A donation invoice is a form that can be kept as a receipt after giving a donation to charity. A request for a donation should always be made when donating to a 501(c)(3) tax-exempt organization for tax purposes.
Table of Contents
- What is a Donation?
- Donation Types
- What is Considered Tax-Deductible?
- How Much of a Donation is Tax-Deductible?
- How to Donate to a 501(c)(3) Charity
A donation is any type of gift from a donor to a donee, commonly a charity, in the form of cash, goods, or services. In the United States, there are tax benefits from giving certain types of donations to qualifying 501(c)(3) charities.
Below is a list of donation types along with its tax-deductible status:
- Blood (plasma) Donations (Not Tax-Deductible) – Can be given a maximum of every eight (8) weeks at a Red Cross Location.
- Cash Donation (Tax-Deductible) – Sending payment either through cash, credit card, or other funding sources.
- Clothes Donation (Tax-Deductible) – Clothing makes up the largest portion of donated items that people give which is why some of the largest charities in the world happen to be Goodwill and the Salvation Army.
- Egg (female) Donation (Not Tax-Deductible) – The process of a woman donating a reproductive egg.
- Food Donation (Tax-Deductible) –
- Hair Donation (Not Tax-Deductible) – The IRS views donations associated with the human body.
- In-Kind (Tax-Deductible) – Any kind of non-perishable physical good. Examples include clothing, furniture, equipment, etc.
- Vehicle Donation (Tax-Deductible) – Used cars and motorcycles that are hard to sell can be discarded by giving to a charity often claiming more than the vehicle is worth. Almost all charities accept car donations. Use the Car Donation Wizard to find a car donation center.
Even if a charity is tax-exempt, you still need to verify with the IRS (Pub. 526) to see if the item donated is tax-deductible. For example, the Red Cross is a 501(c)(3) tax-exempt organization, however, donors cannot deduct the value of their blood given.
- Individual Filings (26 U.S. Code § 170(b)(1)(B)) – Up to 50% of their adjusted gross income (line 36 on IRS Form 1040 Schedule 1).
- Corporate Filings (26 U.S. Code §170(b)(2)(A)) – The total deductions shall not exceed 10 percent of the entity’s taxable income.
Donating to a 501(c)(3) charity will not only help an organization doing good works for the community, but it may also help the donor’s tax burden at the end of the year. Use the simple guide to find out how to donate and accomplish both helping a profound cause but also reaping ay rewards it may bring to your tax filing at the end of the year.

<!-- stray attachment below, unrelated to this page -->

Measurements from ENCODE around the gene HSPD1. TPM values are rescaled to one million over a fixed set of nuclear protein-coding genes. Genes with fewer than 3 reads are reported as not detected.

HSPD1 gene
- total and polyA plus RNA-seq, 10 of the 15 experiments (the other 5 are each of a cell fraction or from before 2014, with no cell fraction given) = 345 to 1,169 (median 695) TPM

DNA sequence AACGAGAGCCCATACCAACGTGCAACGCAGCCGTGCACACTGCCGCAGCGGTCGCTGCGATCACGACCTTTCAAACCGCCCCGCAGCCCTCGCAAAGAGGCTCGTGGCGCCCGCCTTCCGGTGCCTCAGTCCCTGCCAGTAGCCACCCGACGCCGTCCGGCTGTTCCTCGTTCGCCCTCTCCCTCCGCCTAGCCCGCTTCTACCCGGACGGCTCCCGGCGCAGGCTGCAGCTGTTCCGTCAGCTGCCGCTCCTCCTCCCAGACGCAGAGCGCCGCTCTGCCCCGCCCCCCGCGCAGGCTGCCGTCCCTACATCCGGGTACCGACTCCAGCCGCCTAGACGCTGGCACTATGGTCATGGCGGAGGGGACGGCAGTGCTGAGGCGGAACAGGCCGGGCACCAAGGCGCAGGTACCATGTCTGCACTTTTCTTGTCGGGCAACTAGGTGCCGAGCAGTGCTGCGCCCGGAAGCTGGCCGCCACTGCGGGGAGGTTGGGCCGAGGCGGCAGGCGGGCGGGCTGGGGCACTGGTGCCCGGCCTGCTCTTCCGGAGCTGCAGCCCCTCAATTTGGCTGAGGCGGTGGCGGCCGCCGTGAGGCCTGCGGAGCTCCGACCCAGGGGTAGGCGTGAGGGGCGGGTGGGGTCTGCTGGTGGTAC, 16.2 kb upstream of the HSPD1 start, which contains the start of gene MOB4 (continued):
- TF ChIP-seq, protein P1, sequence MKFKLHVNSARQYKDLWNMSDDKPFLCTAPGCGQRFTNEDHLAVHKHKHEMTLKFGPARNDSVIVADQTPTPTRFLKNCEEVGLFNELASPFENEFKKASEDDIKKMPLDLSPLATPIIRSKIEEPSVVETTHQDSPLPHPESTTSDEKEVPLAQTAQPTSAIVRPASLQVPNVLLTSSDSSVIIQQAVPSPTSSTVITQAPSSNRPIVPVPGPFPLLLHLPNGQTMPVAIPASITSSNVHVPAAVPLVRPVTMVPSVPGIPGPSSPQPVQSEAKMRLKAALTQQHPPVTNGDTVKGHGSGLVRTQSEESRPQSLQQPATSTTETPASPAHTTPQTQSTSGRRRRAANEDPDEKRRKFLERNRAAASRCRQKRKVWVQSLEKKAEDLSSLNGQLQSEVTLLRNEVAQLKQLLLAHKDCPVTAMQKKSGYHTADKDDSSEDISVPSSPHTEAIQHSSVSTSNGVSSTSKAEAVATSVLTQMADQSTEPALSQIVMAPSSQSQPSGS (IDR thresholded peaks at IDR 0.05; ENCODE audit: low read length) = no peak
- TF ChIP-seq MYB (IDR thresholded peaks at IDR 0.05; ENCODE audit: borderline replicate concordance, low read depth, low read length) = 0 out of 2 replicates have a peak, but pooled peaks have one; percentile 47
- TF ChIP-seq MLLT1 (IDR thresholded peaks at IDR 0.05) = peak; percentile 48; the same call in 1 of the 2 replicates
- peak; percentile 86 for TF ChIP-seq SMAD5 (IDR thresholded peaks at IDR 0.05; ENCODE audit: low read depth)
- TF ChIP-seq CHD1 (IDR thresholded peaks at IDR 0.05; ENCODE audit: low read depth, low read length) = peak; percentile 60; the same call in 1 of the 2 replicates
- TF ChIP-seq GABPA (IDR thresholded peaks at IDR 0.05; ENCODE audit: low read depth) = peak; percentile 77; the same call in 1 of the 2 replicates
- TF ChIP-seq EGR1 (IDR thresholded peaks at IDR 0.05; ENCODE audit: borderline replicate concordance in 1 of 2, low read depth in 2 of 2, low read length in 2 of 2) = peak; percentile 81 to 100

Step 1 – Deciding the Charity
The charity selecting process is often decided mainly on the type of donation that will be made. For example, if the donation is clothing, most likely Goodwill or the Salvation Army would be the best fit with their drop-off centers located nationwide.
Step 2 – Verifying the Charity is a 501(c)(3) Organization
No matter how small or large the organization, it’s important to check its tax-exemption status with the IRS. This is to verify that the organization holds non-profit status and is able to receive donations that are tax-deductible to the donor.
- Use this link to verify a 501(c)(3) organization: https://apps.irs.gov/app/eos/
Step 3 – Making the Donation
When making the donation, it’s important to obtain the proper documentation based on the value of the goods or services. See the amounts below in order to obtain a proper receipt and appraisal, if needed, in order to properly donate in accordance with IRS guidelines.
- Up to $250 (26 U.S. Code § 175(f)(8)(A)) – No receipt required for any contribution made to a charity up to $250 in cash or value.
- More than $500 (26 U.S. Code § 175(f)(11)(B)) – Receipt required and a detailed description of the goods or services must be provided. In addition, the signature of an organization representative must be included along with their name clearly printed.
- More than $5,000 (26 U.S. Code § 175(f)(8)(C)) – Receipt required with a full description of the items donated along with the signature from an agent of the charity. In addition, a qualified appraiser (defined under 26 U.S. Code § 175(f)(11)(E)) must provide an appraisal that meets the amount being claimed for donation.
Step 4 – Making the Receipt
After the donation has been made it’s time to write a receipt so the donor has proper documentation for the IRS. In accordance with IRS rules (26 CFR § 1.170A-13(f)(2)), the receipt must be written by the organization and contain the following:
- Amount ($) the individual paid and a description of any property donated including value;
- A verified statement that the donor did not receive anything in return for their contribution;
- Name and title of the individual authorizing the receipt; and
- The organization name and its tax identification number.
Step 5 – Keep Your Receipt for 3 Years
At the end of the year, the Internal Revenue Service (IRS) may request documentation if they believe the number of donations is excessively higher than the average filer. In accordance with IRS Guidelines, a donation receipt should be kept by the filer for a period of three (3) years. Therefore, after the doner receives the receipt it should be kept in a safe and accessible place in the event of any type of audit.